Today in the gospel, we meet a very special person: Bartimaeus, a blind beggar sitting by the side of the road near Jericho which is the last stop on the way to Jerusalem. At first, it may seem that the story of the healing of the blind man is just another miracle narrative demonstrating the power of Jesus. Yet, when we place ourselves in the story and deeply ponder the meaning of the gospel, we see that Mark is summarizing his passages about discipleship by sketching for us a picture of what a true disciple looks like in front of Jesus, and the kind of faith needed to enter into Jesus’ revelation about the Cross and Resurrection.
Mark started his gospel with Jesus’ baptism at the Jordan, which revealed his identity as God’s beloved Son and his mission to call people to repent and believe in the Good News.
At this stage in his public life, Mark pictures Jesus as the wonder-worker and then gradually demonstrates to the readers of the gospel the limitations of such an approach. At the centre point of Mark’s gospel, the confession of Peter, he shows us the utter inadequacy of picturing Jesus as the great miracle producer as he begins to tell the disciples about his own passion, death, and resurrection experience as the way to establish God’s kingdom.
Then in three swiftly moving scenes Mark has Jesus inviting his disciples to see and embrace the suffering, death, and resurrection rhythm found in all of creation as the path to enteral life.
The first is the rich young man who asked Jesus, “what he must do to inherit eternal life?” His desire for goodness has led him to Jesus who he recognized as the Good Teacher; the One who might be able to answer his faith questions in a way that would give his life meaning and purpose. But when invited to become a disciple and relying on God’s providence like Jesus did, he is shocked and walked away.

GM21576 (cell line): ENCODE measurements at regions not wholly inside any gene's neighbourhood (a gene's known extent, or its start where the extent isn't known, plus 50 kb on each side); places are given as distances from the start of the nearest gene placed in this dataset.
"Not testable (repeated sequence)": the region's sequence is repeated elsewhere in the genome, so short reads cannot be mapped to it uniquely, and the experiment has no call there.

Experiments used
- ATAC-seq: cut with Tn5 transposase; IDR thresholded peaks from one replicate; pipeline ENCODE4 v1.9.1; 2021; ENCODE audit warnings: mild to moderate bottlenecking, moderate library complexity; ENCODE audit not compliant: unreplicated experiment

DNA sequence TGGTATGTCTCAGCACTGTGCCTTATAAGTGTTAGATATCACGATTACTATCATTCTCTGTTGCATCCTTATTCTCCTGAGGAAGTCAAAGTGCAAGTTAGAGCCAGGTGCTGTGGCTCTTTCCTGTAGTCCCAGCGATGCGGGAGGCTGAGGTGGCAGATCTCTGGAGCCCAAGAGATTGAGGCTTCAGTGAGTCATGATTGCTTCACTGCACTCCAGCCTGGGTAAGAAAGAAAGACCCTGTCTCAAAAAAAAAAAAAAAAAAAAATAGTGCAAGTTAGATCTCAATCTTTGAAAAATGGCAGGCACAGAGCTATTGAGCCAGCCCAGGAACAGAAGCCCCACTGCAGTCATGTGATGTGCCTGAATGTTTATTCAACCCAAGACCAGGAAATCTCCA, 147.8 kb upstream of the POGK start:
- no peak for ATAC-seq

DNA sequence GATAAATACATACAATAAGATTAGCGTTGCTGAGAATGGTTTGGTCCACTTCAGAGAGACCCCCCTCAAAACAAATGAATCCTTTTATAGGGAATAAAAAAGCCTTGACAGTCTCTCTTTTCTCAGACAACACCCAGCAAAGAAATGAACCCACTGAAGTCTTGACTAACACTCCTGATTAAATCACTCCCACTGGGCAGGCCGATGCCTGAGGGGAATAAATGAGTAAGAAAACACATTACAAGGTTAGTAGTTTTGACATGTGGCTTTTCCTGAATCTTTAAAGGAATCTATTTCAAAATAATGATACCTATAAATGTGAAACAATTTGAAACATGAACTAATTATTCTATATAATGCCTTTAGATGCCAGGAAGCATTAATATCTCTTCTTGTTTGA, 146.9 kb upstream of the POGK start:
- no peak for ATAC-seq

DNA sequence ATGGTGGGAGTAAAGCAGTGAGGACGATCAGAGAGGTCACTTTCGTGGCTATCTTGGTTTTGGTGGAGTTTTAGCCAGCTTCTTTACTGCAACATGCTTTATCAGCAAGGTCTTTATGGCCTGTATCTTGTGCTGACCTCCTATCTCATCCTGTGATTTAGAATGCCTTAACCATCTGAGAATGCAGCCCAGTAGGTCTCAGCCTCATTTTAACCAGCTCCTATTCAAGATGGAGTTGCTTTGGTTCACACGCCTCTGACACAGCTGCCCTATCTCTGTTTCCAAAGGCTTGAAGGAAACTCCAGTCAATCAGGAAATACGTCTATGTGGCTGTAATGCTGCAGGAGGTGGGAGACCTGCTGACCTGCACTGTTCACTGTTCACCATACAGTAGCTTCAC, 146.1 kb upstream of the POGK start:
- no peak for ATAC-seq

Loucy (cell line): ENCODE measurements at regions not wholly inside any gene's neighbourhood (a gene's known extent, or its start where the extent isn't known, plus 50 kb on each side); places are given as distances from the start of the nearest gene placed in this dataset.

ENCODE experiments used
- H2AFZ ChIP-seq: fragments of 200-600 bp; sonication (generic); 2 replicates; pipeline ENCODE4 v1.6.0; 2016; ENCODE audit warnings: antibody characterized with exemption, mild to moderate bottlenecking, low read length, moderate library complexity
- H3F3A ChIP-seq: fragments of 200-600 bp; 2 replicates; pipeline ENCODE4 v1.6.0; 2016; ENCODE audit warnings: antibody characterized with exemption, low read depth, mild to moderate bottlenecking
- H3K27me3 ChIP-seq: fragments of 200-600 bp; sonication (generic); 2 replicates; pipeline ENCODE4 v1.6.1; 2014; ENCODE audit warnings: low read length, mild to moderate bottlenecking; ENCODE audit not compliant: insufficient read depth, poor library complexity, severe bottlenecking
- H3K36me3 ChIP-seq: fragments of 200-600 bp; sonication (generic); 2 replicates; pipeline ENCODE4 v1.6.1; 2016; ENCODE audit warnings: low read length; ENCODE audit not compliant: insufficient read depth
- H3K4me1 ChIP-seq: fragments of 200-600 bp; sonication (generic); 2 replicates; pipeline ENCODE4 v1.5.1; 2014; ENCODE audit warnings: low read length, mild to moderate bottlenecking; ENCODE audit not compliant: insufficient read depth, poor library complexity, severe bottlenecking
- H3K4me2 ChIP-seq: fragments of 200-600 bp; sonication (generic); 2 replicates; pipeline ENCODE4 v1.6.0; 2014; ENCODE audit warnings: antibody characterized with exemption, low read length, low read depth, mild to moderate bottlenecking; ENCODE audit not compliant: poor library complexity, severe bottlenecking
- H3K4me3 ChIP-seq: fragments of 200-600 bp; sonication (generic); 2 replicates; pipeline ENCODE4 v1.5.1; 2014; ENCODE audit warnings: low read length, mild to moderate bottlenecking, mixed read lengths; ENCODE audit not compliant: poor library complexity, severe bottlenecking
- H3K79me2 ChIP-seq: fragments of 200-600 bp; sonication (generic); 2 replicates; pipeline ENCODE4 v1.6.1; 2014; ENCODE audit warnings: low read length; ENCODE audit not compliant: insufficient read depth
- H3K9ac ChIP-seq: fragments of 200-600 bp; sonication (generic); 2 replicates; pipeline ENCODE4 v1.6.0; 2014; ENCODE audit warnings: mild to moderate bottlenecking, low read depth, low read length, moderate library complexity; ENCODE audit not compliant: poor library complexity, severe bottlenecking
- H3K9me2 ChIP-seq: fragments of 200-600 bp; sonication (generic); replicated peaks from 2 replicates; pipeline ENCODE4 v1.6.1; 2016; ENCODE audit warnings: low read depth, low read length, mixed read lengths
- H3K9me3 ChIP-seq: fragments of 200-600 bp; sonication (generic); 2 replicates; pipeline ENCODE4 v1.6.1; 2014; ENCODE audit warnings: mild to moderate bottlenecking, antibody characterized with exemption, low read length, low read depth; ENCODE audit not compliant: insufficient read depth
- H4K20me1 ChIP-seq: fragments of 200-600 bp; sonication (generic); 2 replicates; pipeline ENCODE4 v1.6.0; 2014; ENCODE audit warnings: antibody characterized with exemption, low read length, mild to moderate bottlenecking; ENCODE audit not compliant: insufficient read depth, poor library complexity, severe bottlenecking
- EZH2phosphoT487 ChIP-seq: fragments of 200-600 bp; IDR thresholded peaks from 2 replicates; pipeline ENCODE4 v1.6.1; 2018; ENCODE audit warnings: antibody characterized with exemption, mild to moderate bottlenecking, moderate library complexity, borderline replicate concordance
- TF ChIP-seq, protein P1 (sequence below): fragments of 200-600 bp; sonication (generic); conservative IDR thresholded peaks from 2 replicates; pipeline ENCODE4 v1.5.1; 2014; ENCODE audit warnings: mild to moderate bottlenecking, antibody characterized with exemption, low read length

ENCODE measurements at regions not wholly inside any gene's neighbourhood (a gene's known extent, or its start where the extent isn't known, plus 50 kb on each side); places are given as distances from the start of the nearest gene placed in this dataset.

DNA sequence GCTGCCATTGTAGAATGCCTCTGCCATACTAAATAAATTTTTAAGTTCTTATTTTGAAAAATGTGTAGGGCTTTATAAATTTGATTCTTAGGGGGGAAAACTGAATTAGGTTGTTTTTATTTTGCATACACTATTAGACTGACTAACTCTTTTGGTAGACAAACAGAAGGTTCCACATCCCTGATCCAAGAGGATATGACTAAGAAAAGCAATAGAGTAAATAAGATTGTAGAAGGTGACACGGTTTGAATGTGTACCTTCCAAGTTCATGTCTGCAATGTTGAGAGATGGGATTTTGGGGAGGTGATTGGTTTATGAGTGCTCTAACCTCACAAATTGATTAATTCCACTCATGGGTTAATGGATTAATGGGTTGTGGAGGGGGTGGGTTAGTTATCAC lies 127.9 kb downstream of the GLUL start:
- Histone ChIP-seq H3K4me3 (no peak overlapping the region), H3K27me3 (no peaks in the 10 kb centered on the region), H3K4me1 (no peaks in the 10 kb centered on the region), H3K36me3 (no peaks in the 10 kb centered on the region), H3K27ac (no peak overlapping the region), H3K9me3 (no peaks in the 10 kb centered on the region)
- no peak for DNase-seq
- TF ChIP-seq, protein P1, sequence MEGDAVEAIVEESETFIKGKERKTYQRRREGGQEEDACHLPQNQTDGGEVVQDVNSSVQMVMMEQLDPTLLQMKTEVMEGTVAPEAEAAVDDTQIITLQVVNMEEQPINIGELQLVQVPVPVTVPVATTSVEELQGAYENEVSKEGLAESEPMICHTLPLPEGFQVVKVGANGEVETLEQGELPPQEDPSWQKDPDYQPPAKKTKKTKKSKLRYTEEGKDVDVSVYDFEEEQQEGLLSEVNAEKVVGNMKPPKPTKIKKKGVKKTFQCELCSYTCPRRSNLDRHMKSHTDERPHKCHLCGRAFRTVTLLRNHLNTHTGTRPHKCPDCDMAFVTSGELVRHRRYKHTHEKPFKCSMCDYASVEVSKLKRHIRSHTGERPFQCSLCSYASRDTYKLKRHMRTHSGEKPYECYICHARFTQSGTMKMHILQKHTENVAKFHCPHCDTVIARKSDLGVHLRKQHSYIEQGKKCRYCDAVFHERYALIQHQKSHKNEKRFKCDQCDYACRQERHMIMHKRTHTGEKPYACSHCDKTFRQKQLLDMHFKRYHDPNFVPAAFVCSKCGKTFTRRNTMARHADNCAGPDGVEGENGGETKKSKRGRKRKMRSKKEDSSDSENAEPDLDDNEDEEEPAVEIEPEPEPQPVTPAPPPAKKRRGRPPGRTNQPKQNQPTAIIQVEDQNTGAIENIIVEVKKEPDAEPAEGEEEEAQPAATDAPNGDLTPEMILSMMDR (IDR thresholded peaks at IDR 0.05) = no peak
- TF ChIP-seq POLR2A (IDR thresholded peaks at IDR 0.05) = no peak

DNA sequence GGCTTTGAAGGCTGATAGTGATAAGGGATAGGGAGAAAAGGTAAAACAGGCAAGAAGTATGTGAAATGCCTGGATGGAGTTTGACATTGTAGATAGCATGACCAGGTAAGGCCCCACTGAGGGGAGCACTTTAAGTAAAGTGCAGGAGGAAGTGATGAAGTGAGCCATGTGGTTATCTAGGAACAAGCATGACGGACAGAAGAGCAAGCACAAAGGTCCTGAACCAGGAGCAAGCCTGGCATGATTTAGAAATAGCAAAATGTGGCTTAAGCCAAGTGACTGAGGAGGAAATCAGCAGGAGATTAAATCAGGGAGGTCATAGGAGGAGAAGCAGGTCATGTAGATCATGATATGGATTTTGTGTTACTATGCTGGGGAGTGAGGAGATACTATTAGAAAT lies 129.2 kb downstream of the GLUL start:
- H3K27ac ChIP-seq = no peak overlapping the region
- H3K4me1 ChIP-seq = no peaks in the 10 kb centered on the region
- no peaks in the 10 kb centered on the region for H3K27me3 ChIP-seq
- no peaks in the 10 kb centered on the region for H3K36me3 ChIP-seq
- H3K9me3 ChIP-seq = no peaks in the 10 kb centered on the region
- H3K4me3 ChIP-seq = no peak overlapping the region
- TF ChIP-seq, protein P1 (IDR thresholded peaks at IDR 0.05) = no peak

Next is the story of James and John, who after hearing Jesus speak about his forthcoming passion, death, and resurrection, desired the best places for power and glory in the coming kingdom. They recognized Jesus as the Messiah but were confused about the baptism and way of life Jesus was asking his disciples to accept in order for them to become servants and give their lives as a ransom for many.
And today, we meet Bartimaeus, the blind beggar whose poverty and helpless give him the faith to see and accept the self-surrendering path that Jesus was walking to bring about God’s justice and love in the world.
Bartimaeus must symbolize every Christian. To be sure, not many of Mark’s readers before opening his gospel would have found a blind beggar a fitting image of themselves. But such was Mark’s hope. He would look upon his work as a great success if many, on reading his gospel with an open heart, came to realize the appropriateness of this symbol.
The healing of blindness is a fitting one, for blindness denotes being trapped within oneself. It is indeed a miracle of grace when people can widen their horizon and truly can perceive the heart and soul of others.
Most days we prefer blindness, for it makes far fewer demands upon us. In this state we need to cry out, “My Teacher, let me see again.” The gift of perception, seeing with the eyes of faith, help us in our vocation of following Jesus.